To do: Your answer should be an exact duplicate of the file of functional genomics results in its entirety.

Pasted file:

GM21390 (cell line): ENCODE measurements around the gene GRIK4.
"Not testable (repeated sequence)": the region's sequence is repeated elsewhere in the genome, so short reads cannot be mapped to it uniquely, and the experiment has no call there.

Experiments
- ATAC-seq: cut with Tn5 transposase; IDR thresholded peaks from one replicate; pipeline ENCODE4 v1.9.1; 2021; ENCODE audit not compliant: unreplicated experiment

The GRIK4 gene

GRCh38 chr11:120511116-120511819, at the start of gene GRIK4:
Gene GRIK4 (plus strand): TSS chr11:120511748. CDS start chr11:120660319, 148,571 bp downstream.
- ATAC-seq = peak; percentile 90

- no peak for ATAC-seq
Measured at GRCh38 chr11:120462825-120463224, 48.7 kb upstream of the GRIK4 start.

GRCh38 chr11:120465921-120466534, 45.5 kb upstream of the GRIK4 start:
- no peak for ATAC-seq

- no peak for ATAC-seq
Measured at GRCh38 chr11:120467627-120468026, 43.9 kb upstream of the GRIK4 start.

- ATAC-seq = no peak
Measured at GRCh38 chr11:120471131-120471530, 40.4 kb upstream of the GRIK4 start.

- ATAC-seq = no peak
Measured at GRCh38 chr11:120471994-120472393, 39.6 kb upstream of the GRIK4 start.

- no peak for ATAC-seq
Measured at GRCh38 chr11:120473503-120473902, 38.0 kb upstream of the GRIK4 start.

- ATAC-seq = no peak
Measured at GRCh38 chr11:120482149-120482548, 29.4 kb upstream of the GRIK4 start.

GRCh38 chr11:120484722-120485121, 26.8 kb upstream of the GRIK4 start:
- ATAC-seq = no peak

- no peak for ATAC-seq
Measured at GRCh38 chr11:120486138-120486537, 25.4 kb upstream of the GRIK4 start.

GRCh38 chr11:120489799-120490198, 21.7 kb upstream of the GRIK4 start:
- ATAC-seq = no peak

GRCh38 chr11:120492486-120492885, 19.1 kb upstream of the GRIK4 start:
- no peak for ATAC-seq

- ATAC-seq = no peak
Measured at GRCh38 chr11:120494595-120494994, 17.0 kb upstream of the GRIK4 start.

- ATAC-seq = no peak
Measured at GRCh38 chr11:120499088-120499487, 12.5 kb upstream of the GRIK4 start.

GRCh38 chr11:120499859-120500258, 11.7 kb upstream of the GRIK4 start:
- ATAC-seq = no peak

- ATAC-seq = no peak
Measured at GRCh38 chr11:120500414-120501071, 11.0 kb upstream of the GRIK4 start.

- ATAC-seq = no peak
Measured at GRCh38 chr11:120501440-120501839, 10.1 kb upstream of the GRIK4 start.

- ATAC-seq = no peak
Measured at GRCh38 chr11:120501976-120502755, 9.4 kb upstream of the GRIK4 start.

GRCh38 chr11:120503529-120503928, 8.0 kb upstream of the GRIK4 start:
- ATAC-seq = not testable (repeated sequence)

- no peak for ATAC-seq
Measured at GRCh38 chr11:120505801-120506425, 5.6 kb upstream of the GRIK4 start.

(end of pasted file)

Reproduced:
GM21390 (cell line): ENCODE measurements around the gene GRIK4.
"Not testable (repeated sequence)": the region's sequence is repeated elsewhere in the genome, so short reads cannot be mapped to it uniquely, and the experiment has no call there.

Experiments
- ATAC-seq: cut with Tn5 transposase; IDR thresholded peaks from one replicate; pipeline ENCODE4 v1.9.1; 2021; ENCODE audit not compliant: unreplicated experiment

The GRIK4 gene

GRCh38 chr11:120511116-120511819, at the start of gene GRIK4:
Gene GRIK4 (plus strand): TSS chr11:120511748. CDS start chr11:120660319, 148,571 bp downstream.
- ATAC-seq = peak; percentile 90

- no peak for ATAC-seq
Measured at GRCh38 chr11:120462825-120463224, 48.7 kb upstream of the GRIK4 start.

GRCh38 chr11:120465921-120466534, 45.5 kb upstream of the GRIK4 start:
- no peak for ATAC-seq

- no peak for ATAC-seq
Measured at GRCh38 chr11:120467627-120468026, 43.9 kb upstream of the GRIK4 start.

- ATAC-seq = no peak
Measured at GRCh38 chr11:120471131-120471530, 40.4 kb upstream of the GRIK4 start.

- ATAC-seq = no peak
Measured at GRCh38 chr11:120471994-120472393, 39.6 kb upstream of the GRIK4 start.

- no peak for ATAC-seq
Measured at GRCh38 chr11:120473503-120473902, 38.0 kb upstream of the GRIK4 start.

- ATAC-seq = no peak
Measured at GRCh38 chr11:120482149-120482548, 29.4 kb upstream of the GRIK4 start.

GRCh38 chr11:120484722-120485121, 26.8 kb upstream of the GRIK4 start:
- ATAC-seq = no peak

- no peak for ATAC-seq
Measured at GRCh38 chr11:120486138-120486537, 25.4 kb upstream of the GRIK4 start.

GRCh38 chr11:120489799-120490198, 21.7 kb upstream of the GRIK4 start:
- ATAC-seq = no peak

GRCh38 chr11:120492486-120492885, 19.1 kb upstream of the GRIK4 start:
- no peak for ATAC-seq

- ATAC-seq = no peak
Measured at GRCh38 chr11:120494595-120494994, 17.0 kb upstream of the GRIK4 start.

- ATAC-seq = no peak
Measured at GRCh38 chr11:120499088-120499487, 12.5 kb upstream of the GRIK4 start.

GRCh38 chr11:120499859-120500258, 11.7 kb upstream of the GRIK4 start:
- ATAC-seq = no peak

- ATAC-seq = no peak
Measured at GRCh38 chr11:120500414-120501071, 11.0 kb upstream of the GRIK4 start.

- ATAC-seq = no peak
Measured at GRCh38 chr11:120501440-120501839, 10.1 kb upstream of the GRIK4 start.

- ATAC-seq = no peak
Measured at GRCh38 chr11:120501976-120502755, 9.4 kb upstream of the GRIK4 start.

GRCh38 chr11:120503529-120503928, 8.0 kb upstream of the GRIK4 start:
- ATAC-seq = not testable (repeated sequence)

- no peak for ATAC-seq
Measured at GRCh38 chr11:120505801-120506425, 5.6 kb upstream of the GRIK4 start.